Me You Everything by Catherine Isaac

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Hello, World.

 

I’m here today with a review of my final August TBR book! I realize it’s September, but I had trouble reading this book my last week home in California because I was trying to enjoy time with my family. Still, I finished it last Wednesday, and am so glad I got through it, even if it’s a bit late.

My final book in my August TBR group is Me You Everything by Catherine Isaac. I’d heard this pick was a perfect summer read and, if I’m honest, the cover is so beautiful I really wanted to read it. Interestingly, this was Catherine Isaac’s first novel as Catherine Isaac (she previously wrote under the pseudonym Jane Costello) and it was her American debut. In a recent interview, Isaac discussed the widespread attention and praise her new novel received, noting that she attributes the change to 1) being released in America and 2) the change in marketing from very girly covers to a more “gender-neutral” style. I think the discussion was really interesting about the “chick lit” controversy.

Getting into the novel, it covers the story of Jess and William, a single mother and her ten-year-old son who are going to France to spend the summer with Adam, William’s absent father. The reason for the visit is attributed to Susan, Jess’s mother, who is suffering from an, initially, unknown brain disease. Susan believes that Adam and William need to have a better relationship, and it is her wish that Jess make an effort to get Adam more involved. Jess, still harboring a lot of anger from the demise of her relationship with Adam, is reluctant to go to France, but ultimately knows that William craves a relationship with his father and should have one. So, their arrival in France sets into motion the plotline of the novel.

I don’t want to provide any spoilers, but I do want to discuss what I loved about this read. First, I really enjoyed Jess. Some reviewers felt she was whiney at times or unwilling to give Adam a chance. While she does seem to hold a major grudge, I feel it’s warranted given the chain of events leading to their relationship’s end. I liked that Jess was raw and open with her feelings and put William first, no matter what. She cares so deeply for her son and wants to give him the best life possible, but acknowledges that life as a single mother is not easy and sacrifices are inevitably made. I will also say, if you read the book, give Jess some deference. Her motivations and strong convictions are a bit unknown or seem a little too harsh at times, but the underlying reason, when revealed, justifies a lot of her actions and feelings.

William, the ten-year-old son, is kind and loves his mother but is also struggling to find the balance between loving his mother and growing his relationship with his father. He seems to blame his mom for his father’s absence. At his age, it’s reasonable that he either wouldn’t know or wouldn’t want to acknowledge that Adam is very much the reason for Adam’s absence in previous years. Despite how loving William can be toward his mom, he is iPad obsessed, a phenomenon I imagine is quite common with younger generations.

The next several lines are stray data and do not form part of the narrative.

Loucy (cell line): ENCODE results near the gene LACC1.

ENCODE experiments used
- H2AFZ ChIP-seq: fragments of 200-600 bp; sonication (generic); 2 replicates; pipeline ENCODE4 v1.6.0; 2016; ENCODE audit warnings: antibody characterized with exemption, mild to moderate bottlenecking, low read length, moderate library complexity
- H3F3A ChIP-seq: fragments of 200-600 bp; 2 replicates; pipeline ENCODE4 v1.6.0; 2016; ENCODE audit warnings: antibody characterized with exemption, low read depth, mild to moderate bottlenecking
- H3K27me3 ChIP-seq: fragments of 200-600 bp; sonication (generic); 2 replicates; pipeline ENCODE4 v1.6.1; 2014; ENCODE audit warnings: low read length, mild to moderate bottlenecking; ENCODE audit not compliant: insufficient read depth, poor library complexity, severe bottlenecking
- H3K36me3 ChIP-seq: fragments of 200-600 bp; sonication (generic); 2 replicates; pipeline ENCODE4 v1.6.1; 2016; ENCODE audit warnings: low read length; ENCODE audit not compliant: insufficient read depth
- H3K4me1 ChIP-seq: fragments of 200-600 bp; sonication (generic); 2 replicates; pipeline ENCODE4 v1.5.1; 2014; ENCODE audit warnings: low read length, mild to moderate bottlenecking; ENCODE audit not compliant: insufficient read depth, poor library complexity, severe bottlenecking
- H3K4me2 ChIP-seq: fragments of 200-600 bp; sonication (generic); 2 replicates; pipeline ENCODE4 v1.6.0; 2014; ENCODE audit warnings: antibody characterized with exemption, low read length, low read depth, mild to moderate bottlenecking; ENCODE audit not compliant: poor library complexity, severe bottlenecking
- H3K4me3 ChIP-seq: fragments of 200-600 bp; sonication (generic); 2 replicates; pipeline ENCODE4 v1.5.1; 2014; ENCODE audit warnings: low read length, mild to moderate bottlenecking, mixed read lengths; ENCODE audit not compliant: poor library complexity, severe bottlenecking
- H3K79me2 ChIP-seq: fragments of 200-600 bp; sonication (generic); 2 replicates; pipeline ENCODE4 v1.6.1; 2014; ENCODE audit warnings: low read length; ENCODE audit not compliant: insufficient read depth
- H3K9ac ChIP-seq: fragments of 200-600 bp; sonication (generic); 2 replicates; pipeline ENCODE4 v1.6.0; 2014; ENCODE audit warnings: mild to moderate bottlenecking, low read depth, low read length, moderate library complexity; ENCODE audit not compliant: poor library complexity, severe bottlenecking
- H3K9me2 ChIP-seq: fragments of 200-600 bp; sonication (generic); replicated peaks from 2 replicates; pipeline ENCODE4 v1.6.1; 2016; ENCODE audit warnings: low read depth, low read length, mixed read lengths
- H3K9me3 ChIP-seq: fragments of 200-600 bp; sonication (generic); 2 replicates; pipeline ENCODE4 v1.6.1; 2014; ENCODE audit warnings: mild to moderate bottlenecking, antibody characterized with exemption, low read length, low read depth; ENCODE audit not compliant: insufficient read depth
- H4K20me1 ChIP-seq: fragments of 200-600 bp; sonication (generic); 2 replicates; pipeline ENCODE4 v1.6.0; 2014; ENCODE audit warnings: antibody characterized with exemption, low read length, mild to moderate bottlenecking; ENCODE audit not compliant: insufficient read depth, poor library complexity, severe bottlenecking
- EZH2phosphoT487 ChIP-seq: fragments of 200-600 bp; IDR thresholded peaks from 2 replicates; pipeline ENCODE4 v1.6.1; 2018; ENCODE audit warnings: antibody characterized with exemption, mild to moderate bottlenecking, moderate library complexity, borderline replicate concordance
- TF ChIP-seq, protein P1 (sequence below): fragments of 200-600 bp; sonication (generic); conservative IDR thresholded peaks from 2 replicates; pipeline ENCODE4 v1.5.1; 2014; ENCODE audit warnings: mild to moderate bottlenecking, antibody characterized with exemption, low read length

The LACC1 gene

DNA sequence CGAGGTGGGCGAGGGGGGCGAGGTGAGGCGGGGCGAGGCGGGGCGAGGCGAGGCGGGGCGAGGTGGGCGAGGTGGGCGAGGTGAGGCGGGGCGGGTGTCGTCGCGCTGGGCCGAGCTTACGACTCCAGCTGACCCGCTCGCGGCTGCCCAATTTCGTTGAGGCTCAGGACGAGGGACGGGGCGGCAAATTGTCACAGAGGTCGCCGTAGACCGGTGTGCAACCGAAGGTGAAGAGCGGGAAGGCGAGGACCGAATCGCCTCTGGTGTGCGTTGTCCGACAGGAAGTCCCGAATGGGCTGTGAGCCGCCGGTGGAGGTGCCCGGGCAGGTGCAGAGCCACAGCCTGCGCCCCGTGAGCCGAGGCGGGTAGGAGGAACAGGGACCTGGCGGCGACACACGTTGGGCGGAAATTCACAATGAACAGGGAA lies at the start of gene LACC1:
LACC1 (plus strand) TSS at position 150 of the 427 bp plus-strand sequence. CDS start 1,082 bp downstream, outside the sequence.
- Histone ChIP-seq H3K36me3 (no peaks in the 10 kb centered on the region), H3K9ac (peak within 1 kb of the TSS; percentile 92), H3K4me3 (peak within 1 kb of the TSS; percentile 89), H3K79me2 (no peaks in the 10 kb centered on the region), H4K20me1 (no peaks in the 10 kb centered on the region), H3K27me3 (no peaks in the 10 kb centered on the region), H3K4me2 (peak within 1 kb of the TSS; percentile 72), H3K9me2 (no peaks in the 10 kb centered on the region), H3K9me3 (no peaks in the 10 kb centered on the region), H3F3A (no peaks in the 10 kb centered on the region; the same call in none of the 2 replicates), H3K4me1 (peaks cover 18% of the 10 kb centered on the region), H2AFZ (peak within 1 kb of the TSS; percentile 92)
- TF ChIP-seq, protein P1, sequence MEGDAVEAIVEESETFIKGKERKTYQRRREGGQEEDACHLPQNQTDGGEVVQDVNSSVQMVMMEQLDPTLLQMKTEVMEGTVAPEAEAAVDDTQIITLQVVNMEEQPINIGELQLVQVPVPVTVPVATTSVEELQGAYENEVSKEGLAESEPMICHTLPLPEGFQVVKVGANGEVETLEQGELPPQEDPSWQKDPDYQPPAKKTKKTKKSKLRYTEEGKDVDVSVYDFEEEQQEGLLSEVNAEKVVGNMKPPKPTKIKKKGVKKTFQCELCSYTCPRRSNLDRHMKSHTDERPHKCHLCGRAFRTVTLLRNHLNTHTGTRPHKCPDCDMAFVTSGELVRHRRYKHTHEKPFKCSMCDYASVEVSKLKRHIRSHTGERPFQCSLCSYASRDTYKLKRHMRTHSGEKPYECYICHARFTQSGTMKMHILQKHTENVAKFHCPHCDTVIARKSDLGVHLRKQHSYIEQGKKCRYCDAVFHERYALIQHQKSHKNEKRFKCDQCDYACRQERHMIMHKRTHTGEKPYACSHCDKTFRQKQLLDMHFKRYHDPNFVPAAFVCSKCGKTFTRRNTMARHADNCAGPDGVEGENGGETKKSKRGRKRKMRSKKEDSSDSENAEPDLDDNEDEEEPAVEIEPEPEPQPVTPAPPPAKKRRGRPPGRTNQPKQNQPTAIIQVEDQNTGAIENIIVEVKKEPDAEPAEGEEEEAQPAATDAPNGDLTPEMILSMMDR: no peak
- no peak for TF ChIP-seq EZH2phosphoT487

Adam, the absent father, starts out quite unlikeable. At one point I had to put down the book for a moment because I was so annoyed by his utter lack of understanding of what it means to be a parent. Watching him disappoint William at times was heart wrenching and exasperating. Throw in a much younger girlfriend, who clearly believes Adam is more like the cool uncle who will do away with the ten-year-old son at the end of summer, and it makes for bumpy encounters.

There are a handful of other great characters in the book. I loved how the characters were written because they all felt real and raw and genuine. Sometimes characters come across flat or the main characters are strong but all background characters feel like they fit a mold to serve the plot. This story felt like just that: a story about a group of real people trying to navigate life when it isn’t going as well as hoped.

This story was much deeper than I expected after receiving the “perfect, light summer read” review from a fellow blogger. I told my roommate recently that a lot of the books I read recently had harder, deeper aspects than I imagined. But I think that’s because life isn’t easy. While it’s easy to find the happy-go-lucky, minimal hardship books, I don’t typically reach for those. I like a read that is gritty, that gets into the details of life that make it harder. The endings usually feel sweeter when you weren’t sure the characters would make it to the point you wanted.

I highly recommend this book! Once I hit a particular point, I was reading 100 pages a night (after full days of law school) because I just could not put it down. I had many internal “just one more chapter” debates. If my review isn’t enough of an enticer, it was announced that the book was optioned by Lionsgate for a film!

Up next on my TBR is my August Book of the Month pick, Goodbye, Paris!

Truly,

Callie leigh

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